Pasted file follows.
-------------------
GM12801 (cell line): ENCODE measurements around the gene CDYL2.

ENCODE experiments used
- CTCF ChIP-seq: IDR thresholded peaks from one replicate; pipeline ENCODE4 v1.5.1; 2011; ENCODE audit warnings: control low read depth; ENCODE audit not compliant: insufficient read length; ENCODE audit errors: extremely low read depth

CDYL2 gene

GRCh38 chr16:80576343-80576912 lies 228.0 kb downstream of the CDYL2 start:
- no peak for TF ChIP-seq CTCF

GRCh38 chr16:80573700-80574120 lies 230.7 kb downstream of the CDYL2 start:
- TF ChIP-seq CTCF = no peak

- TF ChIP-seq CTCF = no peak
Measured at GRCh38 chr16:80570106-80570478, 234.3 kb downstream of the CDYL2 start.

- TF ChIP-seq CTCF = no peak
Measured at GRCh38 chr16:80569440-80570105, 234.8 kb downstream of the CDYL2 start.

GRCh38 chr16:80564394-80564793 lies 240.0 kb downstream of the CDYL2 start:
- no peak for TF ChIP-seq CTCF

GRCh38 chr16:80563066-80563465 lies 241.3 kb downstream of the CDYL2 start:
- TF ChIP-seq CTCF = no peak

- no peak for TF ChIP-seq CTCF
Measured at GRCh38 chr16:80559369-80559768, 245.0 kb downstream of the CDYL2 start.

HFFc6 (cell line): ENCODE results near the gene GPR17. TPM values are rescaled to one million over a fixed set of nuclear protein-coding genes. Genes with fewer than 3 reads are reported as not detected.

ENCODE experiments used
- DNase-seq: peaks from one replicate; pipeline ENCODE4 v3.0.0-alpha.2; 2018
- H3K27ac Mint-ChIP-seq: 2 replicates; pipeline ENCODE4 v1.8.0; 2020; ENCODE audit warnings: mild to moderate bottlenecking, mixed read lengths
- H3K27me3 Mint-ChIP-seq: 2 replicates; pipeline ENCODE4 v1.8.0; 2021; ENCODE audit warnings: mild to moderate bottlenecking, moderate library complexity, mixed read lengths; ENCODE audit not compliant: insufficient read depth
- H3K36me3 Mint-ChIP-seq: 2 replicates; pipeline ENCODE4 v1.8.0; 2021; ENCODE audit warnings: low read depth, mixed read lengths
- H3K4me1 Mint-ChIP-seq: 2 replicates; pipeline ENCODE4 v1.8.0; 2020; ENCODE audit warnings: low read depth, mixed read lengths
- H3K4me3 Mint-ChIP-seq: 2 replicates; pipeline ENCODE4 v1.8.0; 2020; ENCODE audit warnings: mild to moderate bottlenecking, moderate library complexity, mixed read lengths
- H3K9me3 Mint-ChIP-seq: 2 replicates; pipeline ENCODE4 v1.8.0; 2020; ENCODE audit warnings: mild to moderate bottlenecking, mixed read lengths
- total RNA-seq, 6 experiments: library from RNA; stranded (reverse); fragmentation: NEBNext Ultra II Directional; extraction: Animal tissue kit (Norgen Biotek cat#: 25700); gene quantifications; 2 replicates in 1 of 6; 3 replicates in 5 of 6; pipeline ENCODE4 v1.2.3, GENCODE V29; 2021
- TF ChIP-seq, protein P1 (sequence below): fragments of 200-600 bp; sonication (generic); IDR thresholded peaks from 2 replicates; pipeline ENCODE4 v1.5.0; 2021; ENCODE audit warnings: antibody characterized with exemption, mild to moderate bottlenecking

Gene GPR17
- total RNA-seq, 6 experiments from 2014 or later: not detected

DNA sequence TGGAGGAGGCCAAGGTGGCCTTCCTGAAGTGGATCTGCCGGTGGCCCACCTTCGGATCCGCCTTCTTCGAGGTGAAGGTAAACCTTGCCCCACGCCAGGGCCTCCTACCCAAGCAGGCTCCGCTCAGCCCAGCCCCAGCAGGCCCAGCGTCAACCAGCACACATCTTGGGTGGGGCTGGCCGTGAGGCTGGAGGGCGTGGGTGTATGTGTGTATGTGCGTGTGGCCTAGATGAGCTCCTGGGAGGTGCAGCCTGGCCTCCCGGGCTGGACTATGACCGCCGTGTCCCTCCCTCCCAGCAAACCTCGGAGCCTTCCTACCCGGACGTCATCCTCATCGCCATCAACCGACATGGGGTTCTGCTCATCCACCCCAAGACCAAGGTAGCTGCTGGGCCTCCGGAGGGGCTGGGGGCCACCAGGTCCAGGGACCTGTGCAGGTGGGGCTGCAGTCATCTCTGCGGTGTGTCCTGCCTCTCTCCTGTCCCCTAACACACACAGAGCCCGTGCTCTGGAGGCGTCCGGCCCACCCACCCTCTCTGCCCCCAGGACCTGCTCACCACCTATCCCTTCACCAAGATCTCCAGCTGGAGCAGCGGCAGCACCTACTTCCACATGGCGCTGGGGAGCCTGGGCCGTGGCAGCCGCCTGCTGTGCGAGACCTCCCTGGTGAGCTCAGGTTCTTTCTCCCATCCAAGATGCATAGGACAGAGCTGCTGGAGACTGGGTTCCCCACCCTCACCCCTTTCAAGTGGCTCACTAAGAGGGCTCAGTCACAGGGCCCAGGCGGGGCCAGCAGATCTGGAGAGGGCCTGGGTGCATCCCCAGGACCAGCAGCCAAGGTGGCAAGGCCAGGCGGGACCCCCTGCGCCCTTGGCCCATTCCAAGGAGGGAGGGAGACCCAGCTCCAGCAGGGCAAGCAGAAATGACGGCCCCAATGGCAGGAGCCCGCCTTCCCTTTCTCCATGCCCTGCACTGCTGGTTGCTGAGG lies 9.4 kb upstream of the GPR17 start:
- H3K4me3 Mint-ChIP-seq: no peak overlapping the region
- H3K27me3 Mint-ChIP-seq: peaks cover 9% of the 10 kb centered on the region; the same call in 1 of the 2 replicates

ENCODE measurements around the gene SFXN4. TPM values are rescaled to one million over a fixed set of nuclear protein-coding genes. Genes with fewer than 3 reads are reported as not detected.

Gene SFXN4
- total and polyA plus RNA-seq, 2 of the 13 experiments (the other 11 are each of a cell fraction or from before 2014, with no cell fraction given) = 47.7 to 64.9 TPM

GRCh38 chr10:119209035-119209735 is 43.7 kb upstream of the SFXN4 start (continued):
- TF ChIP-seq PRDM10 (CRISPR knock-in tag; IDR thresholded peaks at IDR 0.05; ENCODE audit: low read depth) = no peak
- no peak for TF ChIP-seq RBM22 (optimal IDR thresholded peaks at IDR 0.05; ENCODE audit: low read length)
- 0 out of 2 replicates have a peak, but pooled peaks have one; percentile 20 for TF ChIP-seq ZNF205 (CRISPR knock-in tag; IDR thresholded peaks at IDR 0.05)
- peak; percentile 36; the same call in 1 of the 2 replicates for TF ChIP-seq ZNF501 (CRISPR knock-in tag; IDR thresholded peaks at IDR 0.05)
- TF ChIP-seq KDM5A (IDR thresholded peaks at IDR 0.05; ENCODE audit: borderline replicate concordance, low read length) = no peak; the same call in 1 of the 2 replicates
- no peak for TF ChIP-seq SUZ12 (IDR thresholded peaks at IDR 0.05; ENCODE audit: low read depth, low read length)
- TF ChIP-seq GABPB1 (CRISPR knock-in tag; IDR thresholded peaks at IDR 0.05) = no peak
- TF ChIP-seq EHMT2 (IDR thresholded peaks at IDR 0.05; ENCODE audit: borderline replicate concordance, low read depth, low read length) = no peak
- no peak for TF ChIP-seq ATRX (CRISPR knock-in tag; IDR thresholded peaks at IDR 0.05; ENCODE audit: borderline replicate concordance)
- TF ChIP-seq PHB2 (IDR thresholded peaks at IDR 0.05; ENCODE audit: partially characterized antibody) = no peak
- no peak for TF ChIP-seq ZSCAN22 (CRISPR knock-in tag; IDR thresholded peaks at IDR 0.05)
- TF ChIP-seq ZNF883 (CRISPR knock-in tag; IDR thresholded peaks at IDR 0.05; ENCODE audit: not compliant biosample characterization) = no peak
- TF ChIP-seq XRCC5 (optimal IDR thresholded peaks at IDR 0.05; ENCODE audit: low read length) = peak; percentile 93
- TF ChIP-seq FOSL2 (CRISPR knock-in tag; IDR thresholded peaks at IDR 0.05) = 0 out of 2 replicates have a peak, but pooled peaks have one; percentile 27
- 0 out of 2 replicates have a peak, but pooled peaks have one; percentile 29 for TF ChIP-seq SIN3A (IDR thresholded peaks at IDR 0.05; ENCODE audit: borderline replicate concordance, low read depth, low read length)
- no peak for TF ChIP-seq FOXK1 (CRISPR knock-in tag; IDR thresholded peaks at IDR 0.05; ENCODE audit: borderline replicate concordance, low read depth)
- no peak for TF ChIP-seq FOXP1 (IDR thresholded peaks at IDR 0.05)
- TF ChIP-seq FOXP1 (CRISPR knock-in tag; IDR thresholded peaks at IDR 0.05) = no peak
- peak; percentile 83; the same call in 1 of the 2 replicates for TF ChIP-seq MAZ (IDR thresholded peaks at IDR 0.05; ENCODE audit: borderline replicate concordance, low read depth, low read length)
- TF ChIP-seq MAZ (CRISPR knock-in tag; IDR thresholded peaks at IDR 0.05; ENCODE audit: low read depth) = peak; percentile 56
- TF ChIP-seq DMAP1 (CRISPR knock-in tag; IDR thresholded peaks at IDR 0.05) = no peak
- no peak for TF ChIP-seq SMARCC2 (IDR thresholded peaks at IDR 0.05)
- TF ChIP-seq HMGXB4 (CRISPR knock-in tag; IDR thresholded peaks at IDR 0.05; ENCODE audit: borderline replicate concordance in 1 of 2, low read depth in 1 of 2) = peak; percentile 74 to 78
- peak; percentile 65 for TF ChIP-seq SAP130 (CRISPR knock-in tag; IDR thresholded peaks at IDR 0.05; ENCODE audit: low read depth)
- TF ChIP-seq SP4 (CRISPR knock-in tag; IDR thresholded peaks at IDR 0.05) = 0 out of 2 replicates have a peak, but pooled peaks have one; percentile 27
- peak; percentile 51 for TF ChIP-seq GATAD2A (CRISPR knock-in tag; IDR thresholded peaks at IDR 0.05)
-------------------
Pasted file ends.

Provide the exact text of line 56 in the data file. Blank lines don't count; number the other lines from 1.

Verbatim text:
- TF ChIP-seq FOXP1 (CRISPR knock-in tag; IDR thresholded peaks at IDR 0.05) = no peak